One Extreme or the Other, or Perhaps the Golden Mean? Issues of Spatial Resolution in Face Processing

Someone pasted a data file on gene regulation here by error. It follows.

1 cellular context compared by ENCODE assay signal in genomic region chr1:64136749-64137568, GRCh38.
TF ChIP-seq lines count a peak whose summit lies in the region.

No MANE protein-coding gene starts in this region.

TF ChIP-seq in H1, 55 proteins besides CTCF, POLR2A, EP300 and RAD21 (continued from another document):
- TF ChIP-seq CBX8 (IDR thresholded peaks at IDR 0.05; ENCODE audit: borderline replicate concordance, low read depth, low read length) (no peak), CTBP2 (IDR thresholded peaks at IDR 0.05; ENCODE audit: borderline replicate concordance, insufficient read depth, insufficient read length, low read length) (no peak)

J. Sergent was probably the first to explicitly suggest that different levels of resolution might be involved in the performance of different facial processing tasks. An investigation by A. Fiorentini, L. Maffei, and G. Sandini, using an identification rather than a matching measure, produced a pattern of results that, broadly speaking, has been confirmed by a number of other investigators. They examined identification with low-pass and high-pass filtered facial images. Face identification or recognition under normal conditions, subjectively at least, appears to be a fast process, and certainly we are not conscious of pondering slowly about whether a face is familiar or not, although providing the name or semantic information about the individual may sometimes be slow and problematic. In conclusion, one can say there is strong evidence pointing to the relative importance of a central range of facial frequencies, between eight and sixteen cycles, in recognition and identification.